American photographer, painter, art gallery and museum curator, Edward Jean Steichen (March 27, 1879 – March 25, 1973) was the most frequently featured photographer in Alfred Stieglitz’s ground-breaking magazine Camera Work (1903-1917). Together they opened the Little Galleries of the Photo-Secession, which eventually became known as 291 after its address. Steichen also became a celebrated photographer for the Condé Nast magazines Vogue and Vanity Fair while also working for many advertising agencies including J. Walter Thompson. After WW2, he became Director of the Dept. of Photography at the Museum of Modern Art in New York until 1962.
Steichen was born in Bivange, Luxembourg, the son of Jean-Pierre and Marie Kemp Steichen. The family migrated to Chicago around 1880-1881. When Steichen was 15, he began a four-year lithography apprenticeship with the American Fine Art Company of Milwaukee. . He bought his first camera in 1895. Along with fellow art students, a small group rented a room and were known as the Milwaukee Art Students League. Steichen married three times. Firstly to Clara Smith in 1903, and they had two daughters. After their divorce in 1922, Steichen married Dana Desboro Glover in 1923. She died of leukemia in 1957. By 1960, at the age of 80, Steichen married Joanna Taub and remained married to her until his death.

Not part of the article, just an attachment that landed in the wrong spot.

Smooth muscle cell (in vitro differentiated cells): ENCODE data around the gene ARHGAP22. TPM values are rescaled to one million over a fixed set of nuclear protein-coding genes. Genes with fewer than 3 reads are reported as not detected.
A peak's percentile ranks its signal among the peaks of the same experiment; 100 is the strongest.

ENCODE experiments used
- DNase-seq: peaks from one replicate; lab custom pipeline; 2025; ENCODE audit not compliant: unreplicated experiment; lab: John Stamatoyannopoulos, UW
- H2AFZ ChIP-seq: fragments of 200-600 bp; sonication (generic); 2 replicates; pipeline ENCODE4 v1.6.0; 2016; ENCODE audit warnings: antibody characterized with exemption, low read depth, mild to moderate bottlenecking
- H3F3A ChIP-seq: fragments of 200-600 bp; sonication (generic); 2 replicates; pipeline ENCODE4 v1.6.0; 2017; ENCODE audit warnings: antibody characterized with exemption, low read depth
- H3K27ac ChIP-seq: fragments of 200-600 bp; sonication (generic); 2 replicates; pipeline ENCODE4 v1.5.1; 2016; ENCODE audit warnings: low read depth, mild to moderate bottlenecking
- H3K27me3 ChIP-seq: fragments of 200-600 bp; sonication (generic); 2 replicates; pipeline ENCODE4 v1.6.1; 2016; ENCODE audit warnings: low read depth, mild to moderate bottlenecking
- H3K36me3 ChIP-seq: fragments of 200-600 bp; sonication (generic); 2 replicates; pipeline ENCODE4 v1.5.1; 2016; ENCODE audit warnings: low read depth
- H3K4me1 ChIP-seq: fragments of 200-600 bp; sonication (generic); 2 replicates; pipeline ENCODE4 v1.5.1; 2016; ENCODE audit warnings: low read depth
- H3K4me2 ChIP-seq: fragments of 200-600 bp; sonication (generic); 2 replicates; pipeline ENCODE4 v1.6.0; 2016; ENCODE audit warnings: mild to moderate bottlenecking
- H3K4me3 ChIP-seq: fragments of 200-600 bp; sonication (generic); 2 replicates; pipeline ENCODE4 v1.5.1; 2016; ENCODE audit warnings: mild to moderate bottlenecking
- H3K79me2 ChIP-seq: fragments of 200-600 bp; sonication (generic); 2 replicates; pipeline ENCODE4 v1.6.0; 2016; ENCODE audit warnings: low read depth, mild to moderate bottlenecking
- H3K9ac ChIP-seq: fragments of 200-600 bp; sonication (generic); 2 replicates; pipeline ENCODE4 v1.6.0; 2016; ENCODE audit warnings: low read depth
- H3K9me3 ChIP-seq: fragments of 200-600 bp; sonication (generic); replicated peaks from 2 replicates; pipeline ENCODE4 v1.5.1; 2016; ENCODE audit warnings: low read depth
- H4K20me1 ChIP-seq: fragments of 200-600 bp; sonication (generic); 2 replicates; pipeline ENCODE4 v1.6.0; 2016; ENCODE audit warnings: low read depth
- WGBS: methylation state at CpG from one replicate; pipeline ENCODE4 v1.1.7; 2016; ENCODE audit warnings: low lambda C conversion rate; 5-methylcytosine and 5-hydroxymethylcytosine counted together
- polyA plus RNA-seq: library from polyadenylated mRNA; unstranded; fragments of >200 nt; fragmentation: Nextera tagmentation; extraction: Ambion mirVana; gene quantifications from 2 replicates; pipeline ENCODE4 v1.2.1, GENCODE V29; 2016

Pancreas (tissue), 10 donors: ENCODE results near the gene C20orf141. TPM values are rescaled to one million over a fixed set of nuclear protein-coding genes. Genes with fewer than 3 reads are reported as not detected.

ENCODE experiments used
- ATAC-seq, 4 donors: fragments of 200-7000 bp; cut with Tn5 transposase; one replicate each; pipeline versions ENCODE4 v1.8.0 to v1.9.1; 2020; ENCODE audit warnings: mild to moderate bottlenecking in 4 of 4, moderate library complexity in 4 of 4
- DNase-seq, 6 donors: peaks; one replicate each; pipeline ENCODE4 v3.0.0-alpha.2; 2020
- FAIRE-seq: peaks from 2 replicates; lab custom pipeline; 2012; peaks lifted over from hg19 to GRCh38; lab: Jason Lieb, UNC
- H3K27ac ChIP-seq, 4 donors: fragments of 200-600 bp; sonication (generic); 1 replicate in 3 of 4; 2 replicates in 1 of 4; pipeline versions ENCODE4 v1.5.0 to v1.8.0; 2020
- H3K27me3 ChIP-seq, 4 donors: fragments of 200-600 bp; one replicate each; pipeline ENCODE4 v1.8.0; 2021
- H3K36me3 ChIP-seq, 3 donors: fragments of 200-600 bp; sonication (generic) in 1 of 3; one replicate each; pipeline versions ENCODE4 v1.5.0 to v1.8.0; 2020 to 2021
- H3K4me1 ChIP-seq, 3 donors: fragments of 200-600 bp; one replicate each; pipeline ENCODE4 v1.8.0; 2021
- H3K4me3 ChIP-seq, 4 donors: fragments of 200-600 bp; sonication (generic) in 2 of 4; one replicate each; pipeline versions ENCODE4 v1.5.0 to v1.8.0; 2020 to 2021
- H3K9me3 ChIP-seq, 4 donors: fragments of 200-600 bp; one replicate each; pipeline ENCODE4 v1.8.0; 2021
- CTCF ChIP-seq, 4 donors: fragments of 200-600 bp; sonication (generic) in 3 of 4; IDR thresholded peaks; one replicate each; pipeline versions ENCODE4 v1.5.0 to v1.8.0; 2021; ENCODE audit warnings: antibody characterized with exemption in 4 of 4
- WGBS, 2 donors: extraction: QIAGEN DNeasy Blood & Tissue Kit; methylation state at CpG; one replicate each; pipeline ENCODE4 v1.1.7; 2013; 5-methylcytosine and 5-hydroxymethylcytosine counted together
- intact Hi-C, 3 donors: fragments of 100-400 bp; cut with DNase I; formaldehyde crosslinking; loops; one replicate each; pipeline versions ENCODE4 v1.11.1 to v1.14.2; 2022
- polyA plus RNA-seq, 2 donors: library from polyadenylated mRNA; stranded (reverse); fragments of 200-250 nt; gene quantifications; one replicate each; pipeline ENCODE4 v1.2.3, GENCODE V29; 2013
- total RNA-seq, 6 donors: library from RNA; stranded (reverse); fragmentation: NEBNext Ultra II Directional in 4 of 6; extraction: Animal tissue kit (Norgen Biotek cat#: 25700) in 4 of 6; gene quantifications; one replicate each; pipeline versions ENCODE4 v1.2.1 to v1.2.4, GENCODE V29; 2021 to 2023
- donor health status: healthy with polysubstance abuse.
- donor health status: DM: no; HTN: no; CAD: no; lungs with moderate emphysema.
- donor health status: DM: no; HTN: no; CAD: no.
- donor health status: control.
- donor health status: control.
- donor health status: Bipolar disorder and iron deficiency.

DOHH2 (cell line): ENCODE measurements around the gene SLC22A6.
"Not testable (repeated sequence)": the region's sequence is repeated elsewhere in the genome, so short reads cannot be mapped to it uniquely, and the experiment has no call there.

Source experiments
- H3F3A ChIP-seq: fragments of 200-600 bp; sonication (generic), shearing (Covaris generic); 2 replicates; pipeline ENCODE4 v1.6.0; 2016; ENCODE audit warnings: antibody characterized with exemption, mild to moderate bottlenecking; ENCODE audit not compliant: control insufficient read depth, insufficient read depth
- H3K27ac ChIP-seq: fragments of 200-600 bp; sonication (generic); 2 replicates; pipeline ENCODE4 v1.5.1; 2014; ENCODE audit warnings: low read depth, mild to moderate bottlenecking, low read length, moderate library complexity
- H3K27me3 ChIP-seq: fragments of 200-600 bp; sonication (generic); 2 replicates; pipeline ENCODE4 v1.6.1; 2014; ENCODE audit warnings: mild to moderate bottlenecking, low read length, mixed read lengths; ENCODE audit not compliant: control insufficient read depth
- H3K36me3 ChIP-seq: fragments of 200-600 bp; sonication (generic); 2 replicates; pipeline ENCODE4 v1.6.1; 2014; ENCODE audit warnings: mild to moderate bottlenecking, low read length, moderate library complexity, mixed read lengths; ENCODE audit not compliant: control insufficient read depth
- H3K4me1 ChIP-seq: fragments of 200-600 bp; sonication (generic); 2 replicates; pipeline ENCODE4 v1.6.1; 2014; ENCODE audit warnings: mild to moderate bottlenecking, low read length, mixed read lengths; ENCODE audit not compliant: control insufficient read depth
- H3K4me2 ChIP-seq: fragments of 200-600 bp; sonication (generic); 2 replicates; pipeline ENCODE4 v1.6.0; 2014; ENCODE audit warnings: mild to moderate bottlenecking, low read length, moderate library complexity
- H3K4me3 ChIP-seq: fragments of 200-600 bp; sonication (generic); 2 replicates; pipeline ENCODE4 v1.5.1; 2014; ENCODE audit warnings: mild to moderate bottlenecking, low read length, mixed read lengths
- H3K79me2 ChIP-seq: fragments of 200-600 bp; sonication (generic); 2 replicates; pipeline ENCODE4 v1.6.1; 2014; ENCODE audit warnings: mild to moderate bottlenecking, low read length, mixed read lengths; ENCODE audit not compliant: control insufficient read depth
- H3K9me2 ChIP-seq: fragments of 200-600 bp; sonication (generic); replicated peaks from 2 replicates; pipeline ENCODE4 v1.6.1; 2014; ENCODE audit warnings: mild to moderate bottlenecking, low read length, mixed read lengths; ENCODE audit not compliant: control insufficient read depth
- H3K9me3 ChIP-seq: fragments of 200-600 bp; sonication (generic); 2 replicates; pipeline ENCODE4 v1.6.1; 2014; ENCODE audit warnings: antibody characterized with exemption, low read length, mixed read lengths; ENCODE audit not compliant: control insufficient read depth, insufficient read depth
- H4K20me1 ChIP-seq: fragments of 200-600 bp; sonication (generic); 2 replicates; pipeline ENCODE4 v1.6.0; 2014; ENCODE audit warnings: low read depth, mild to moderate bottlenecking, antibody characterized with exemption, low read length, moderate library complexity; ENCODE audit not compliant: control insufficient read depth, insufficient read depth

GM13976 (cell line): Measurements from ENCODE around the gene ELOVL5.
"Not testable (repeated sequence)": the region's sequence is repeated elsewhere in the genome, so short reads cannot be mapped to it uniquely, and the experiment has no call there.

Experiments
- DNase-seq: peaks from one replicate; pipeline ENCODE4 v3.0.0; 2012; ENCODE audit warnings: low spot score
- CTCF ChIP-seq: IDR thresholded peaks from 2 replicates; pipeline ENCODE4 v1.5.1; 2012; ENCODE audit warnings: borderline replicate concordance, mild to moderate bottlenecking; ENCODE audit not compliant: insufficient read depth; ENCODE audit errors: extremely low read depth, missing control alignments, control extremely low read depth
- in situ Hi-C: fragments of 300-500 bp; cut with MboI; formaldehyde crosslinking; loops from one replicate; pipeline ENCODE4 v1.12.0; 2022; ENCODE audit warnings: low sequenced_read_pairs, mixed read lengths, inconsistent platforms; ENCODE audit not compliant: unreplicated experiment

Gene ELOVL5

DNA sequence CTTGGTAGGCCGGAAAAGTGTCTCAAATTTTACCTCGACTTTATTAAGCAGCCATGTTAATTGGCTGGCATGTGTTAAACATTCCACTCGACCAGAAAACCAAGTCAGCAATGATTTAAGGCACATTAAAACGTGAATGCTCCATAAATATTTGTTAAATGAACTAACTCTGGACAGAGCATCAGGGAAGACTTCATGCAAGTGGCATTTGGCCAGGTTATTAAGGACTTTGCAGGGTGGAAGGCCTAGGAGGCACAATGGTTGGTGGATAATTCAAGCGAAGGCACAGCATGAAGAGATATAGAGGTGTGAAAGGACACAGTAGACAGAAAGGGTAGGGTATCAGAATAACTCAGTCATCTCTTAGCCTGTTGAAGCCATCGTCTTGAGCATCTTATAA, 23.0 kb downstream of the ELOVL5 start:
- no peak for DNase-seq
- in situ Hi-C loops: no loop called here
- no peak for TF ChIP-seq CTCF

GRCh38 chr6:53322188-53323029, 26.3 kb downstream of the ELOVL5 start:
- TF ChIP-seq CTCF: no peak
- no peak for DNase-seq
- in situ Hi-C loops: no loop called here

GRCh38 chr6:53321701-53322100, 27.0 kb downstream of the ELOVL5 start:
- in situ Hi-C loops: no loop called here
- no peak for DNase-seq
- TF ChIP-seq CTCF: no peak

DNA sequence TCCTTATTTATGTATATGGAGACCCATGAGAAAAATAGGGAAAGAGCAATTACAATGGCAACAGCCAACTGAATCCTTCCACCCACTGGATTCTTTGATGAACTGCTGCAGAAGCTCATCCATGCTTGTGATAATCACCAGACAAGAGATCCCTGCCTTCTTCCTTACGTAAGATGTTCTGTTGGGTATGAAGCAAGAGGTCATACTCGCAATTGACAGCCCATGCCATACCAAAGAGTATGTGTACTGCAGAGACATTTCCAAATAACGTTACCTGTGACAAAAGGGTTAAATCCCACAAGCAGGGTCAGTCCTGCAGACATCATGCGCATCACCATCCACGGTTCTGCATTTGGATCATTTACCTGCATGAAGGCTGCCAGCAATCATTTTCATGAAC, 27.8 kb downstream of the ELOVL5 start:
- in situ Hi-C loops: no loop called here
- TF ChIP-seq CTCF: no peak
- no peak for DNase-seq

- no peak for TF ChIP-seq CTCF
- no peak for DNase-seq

During WW2, Steichen served as Director of the Naval Aviation Photographic Unit. His war documentary The Fighting Lady, won the 1945 Academy Award for Best Documentary. After the War, Steichen served as the Director of Photography at New York’s Museum of Modern Art until 1962. Among other accomplishments, he is appreciated for creating The Family of Man, a vast exhibition at the Museum of Modern Art consisting of over 500 photos that depicted life, love and death in 68 countries. This exhibition was seen by 9 million people. As had been Steichen’s wish, the exhibition was donated to the Grand Duchy of Luxembourg. It is now permanently housed in the Luxembourg town of Clervaux.
The three images featured here from top to bottom include former actresses: Gloria Swanson; Marlene Dietrich (1934); and Pola Negri (1925)